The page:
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Neil Diamond, II

September 24, 2008 Leave a comment
Neil Diamond

Neil Diamond

I wrote last night about our plans to see Neil Diamond at Seattle’s Key Arena tonight. We did, and we’re glad we did, because we got to see a genius. His genius lies not in the music, as good as it sometimes is (and as bad as it also sometimes is), but in his ability to draw in the crowd, take us on a journey, create an intimacy even in a huge arena, make us one. I’m not normally much for being one with thousands, but resistance would have been churlish and ungrateful.

Then again, how can one resist a nice Jewish boy from Brooklyn who made good? (Plus, he attended my mother’s alma mater, Erasmus Hall High School.)

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Categories: Music

Perpetual Motion

September 24, 2008 Leave a comment

In my post last night on Neil Diamond, I wrote about my stay at the Barrington Court Hotel in Leeds in the summer of 1977, describing in particular evenings spent in the lounge watching BBC on the TV. I recalled two highlights: broadcasts of the final round of the Open golf championship and of a Neil Diamond concert. Let me tell you about another televised highlight, the live demonstration of a perpetual motion machine.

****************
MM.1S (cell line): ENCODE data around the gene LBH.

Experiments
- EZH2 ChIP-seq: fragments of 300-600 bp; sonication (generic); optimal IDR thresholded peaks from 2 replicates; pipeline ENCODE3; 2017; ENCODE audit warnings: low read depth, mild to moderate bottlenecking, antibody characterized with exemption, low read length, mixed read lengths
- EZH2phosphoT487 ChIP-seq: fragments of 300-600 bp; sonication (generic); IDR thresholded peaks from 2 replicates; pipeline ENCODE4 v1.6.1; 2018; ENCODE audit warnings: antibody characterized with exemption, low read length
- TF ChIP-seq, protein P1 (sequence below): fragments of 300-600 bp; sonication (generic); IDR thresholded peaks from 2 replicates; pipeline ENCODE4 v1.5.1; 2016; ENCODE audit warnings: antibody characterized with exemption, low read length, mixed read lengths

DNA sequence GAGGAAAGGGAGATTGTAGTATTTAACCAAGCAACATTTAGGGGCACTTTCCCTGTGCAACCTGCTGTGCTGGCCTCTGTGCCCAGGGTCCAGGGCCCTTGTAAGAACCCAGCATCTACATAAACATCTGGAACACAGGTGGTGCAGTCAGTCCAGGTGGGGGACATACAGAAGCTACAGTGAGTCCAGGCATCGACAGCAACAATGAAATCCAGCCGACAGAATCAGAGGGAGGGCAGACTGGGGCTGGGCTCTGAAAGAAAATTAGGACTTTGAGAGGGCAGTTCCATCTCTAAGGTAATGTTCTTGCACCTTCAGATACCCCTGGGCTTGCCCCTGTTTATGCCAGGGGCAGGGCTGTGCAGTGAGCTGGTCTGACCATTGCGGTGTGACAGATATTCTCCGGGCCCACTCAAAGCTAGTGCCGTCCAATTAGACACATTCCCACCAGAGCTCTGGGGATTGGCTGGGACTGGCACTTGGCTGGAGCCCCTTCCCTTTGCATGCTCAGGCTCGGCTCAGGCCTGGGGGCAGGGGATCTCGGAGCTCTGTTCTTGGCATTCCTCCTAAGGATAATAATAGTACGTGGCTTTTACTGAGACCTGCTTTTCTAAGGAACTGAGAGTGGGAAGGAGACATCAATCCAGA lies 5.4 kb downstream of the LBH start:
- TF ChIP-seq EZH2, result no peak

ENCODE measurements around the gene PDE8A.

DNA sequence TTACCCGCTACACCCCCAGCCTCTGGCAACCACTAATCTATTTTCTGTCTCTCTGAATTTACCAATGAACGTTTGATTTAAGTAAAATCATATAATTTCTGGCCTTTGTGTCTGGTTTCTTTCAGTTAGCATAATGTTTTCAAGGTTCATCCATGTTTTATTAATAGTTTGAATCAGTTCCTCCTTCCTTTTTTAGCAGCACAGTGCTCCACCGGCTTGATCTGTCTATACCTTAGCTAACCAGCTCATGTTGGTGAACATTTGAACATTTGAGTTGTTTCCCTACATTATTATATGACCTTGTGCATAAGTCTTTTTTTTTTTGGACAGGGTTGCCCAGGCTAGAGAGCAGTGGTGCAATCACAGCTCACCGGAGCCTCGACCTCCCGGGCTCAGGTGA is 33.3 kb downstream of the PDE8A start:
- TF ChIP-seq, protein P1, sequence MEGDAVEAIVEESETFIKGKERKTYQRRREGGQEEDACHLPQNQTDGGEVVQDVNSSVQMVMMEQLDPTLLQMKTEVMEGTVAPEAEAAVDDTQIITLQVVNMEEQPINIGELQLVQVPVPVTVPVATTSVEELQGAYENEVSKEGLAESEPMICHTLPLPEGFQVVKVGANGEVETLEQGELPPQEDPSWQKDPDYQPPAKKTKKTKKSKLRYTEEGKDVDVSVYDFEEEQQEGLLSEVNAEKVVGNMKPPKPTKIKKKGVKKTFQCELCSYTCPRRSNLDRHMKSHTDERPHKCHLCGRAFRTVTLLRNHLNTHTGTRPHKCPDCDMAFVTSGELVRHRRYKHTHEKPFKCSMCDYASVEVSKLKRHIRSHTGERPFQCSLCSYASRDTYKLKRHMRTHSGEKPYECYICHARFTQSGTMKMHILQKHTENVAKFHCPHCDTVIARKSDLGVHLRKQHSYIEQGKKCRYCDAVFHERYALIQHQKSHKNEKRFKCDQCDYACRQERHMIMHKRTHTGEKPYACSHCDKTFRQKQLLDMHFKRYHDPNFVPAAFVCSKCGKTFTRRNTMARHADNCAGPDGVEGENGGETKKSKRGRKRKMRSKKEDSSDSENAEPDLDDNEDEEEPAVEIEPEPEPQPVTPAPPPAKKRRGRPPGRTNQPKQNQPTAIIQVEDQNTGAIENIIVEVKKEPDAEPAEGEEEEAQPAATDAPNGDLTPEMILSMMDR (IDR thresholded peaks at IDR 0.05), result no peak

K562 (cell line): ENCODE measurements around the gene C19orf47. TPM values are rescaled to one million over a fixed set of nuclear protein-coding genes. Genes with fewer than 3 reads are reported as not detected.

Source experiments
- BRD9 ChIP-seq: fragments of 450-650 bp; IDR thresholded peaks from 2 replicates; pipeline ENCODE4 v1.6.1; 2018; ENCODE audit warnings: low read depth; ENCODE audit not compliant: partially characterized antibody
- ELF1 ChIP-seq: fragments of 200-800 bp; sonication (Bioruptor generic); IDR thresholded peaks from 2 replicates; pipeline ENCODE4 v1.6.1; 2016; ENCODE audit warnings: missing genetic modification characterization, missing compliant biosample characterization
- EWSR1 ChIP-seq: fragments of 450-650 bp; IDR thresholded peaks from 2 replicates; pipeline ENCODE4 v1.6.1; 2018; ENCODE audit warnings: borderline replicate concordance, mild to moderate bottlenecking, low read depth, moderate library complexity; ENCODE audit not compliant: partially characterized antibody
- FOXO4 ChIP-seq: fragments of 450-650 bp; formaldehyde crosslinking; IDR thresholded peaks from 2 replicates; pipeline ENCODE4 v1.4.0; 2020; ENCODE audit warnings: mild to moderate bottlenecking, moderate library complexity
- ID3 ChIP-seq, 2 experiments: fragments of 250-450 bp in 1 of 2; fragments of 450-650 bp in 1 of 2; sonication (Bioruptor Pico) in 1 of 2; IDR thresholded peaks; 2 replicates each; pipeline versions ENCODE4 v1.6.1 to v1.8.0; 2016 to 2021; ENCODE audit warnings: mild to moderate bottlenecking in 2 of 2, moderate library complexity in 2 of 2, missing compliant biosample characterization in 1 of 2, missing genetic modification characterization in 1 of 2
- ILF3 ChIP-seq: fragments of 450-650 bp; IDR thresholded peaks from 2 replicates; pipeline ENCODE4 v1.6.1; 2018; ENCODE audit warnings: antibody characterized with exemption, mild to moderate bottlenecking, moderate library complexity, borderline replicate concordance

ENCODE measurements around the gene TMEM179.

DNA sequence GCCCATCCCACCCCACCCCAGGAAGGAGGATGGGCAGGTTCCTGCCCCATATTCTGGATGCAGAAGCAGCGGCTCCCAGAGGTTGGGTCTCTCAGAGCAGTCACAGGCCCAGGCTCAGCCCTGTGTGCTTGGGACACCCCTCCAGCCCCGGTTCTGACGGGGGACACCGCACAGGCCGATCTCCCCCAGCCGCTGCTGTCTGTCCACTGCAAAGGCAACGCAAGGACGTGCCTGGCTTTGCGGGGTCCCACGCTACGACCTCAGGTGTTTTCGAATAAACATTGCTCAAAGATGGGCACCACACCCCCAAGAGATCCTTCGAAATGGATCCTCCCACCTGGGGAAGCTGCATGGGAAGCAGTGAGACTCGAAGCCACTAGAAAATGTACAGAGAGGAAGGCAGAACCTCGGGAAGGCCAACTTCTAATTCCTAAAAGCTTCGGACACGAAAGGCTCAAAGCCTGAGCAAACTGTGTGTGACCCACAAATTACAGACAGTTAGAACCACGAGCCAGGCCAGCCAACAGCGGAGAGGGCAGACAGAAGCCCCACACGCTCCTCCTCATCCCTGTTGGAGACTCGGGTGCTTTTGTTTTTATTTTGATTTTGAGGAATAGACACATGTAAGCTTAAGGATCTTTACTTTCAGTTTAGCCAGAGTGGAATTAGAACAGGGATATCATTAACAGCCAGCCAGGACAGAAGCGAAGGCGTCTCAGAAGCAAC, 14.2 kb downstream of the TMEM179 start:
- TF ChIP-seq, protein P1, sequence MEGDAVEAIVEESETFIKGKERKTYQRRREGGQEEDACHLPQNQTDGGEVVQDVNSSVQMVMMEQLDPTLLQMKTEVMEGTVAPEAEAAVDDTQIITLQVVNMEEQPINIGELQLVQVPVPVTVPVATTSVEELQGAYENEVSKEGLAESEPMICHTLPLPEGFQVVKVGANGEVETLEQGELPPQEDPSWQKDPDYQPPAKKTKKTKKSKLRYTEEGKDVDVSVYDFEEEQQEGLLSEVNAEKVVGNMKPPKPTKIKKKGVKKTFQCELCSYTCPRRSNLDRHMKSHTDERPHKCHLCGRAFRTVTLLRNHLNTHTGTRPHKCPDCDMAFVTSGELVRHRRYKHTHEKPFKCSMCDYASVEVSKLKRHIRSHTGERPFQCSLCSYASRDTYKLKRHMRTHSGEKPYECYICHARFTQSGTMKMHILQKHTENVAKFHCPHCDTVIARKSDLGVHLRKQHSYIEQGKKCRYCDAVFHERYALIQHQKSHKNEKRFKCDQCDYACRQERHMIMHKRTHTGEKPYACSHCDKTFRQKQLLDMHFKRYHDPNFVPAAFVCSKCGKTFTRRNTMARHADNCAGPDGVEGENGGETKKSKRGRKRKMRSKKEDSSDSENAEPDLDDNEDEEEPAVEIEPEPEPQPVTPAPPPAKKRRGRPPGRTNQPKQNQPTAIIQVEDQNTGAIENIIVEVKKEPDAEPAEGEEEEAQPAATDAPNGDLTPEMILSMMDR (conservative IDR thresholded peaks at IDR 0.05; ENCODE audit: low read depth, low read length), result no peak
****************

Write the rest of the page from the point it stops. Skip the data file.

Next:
I am neither a historian of science nor a physicist, so I am not well positioned to describe the centuries of effort to build perpetual motion machines or the reason that such efforts are doomed to failure. Roughly, such machines can’t exist because of the principle of conservation of energy. A perpetual motion machine, if it were to exist, would be a mechanical device that moves in some ordered way forever. After construction, one would apply an initial force to get it moving, then one would sit back and watch it move in the same way unceasingly, without further application of energy. In normal everyday life, we know that when we start something moving, it eventually stops, due to other forces acting on it, such as friction. A perpetual motion system would somehow be free of the effects of friction, or other forces. It would just keep moving along. This is what’s impossible.

Nonetheless, I saw such a machine on British TV in July 1977. It was demonstrated on some sort of comedy revue, a sketch show. I marvel at the idea that one would have a physics demonstration on a mass appeal television show, a comedy at that. Clearly the producers had great respect for the audience, recognizing that it would understand, at least intuitively, that a perpetual motion machine is silly, and even something worth laughing at.

Here’s how it worked. A picture would help, but I’ll try to describe it with words alone. Read more…

Categories: Culture, Science, Television

Troopergate

September 24, 2008 Leave a comment

Donald Craig Mitchell, an attorney in Anchorage, has an article in the Alaska Dispatch that provides an excellent account of Sarah Palin’s response to the Troopergate investigation of her. Particularly interesting is his discussion of Palin’s appointed state attorney general, Talis Colberg.